Day Five

Was the daily sunshine benefiting my sleep? It appeared so! After a mere four days in the sun, I noticed improvements in both sleep latency and duration. I’ve been able to fall asleep earlier and have been waking up feeling better rested. This is a huge improvement considering I’ve been struggling to secure a restful night’s sleep for a while.

Feeling motivated to move, I decided to channel this morning energy for a sunshine-soaked walk. I took my dog for a mile-long stroll then got started with my day. Aside from feeling less stressed, I’ve also noticed improvements in both my energy and productivity on the mornings I get outside. A coincidence? I think not!

Day Six

Saturday was finally here, and the sun was out to play! After a long week, I decided to release my built-up energy (and stress) from the week with an outdoor workout. My friend joined me because… a little friendly competition is a major motivator! We streamed a 15-minute HIIT Express workout with Danielle Pascente in the backyard, and let me tell you. We were sweaty, and we were stress-free. 

Day Seven

I decided to end my week with a morning hike! I asked my friend to join in, and we spent a beautiful morning outdoors. We wanted to catch the sunrise, so we headed for the trail very early (I’m talking 5 A.M.). Interestingly enough, our mood and energy peaked around 7 am… As soon as the sun came out! We felt less groggy and more energized — imagine that! Mind you — we hadn’t even had coffee. I was curious what science had to say about this! According to an Australian research study, people had higher serotonin levels on bright sunny days than on cloudy ones, regardless of temperature change. No wonder we were feeling so good.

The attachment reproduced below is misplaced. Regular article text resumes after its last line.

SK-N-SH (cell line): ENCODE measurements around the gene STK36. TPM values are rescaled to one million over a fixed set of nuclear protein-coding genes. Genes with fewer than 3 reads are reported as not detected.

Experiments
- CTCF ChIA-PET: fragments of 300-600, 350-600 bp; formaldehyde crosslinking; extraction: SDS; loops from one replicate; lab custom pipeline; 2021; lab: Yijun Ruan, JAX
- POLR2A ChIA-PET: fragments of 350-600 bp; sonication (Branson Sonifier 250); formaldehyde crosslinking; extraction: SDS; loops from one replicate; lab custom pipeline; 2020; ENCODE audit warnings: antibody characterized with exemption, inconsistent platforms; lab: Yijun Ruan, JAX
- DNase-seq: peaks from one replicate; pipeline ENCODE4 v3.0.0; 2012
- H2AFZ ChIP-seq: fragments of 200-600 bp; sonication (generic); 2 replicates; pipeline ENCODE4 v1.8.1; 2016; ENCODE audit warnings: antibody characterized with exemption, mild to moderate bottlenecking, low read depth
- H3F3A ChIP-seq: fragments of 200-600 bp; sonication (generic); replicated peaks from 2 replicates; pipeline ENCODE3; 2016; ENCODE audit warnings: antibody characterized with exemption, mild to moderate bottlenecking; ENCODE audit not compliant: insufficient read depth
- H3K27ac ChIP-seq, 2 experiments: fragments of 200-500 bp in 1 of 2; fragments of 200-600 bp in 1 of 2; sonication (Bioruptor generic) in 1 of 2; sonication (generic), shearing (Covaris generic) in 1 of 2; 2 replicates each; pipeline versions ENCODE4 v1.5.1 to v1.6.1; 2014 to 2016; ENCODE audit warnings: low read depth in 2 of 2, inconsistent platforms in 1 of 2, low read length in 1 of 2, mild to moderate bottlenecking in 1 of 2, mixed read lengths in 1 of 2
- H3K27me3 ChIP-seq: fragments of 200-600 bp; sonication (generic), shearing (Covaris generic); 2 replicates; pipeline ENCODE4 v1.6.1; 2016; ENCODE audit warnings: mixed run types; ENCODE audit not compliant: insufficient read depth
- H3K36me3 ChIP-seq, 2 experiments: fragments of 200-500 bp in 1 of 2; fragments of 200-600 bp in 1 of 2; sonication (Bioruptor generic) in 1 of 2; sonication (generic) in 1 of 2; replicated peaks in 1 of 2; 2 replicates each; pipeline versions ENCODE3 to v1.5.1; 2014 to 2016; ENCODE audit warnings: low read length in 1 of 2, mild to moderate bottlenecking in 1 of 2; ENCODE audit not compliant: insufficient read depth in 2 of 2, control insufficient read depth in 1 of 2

Tips On Getting Your Daily Dose of Sunshine

Don’t Forget About Sunscreen 

Before you head out for your daily dose of sunshine, there are some important sun safety tips to keep in mind. If you plan to spend more than 10-15 minutes outside, be sure to bring sunscreen to help protect your skin and prevent sunburn — yes, even in the winter! 

Timing Is Important Too

Be mindful of when the sun is at its strongest and the time of year. During the winter months, you’ll get the most vitamin D mid-day when the sun is at its strongest. But during the summer, it’s best to soak in the sunshine outside the hours of 10 a.m. to 4 p.m. if you plan on spending more than 10 minutes outdoors. For extra protection, keep a hat and a cute pair of sunnies nearby! 

You Only Need 10 Minutes (For Your Mental Health)

And remember, if you’re going for the stress-busting benefits, it doesn’t take much! All you need is 10 minutes of sunshine per day to get the maximum benefits. Simple, right? 

A Sunny (Stress-Busting) Success  

I can confidently say that 10 minutes of daily sunlight did wonders for my health — both mentally, and physically! My sleep improved, I felt more energized, and I found myself making healthier decisions throughout the day (like going for more walks and spending extra time in nature). The best part? You only need 10 minutes. And even on the busiest of days, we can all find time for that — don’t you think? Give it a try and see how it works for you. All in all, I give this experiment an A+ — it’s an effective, efficient, and free way to manage stress, boost your mood, and benefit your health. Sunshine… you’re good for the soul!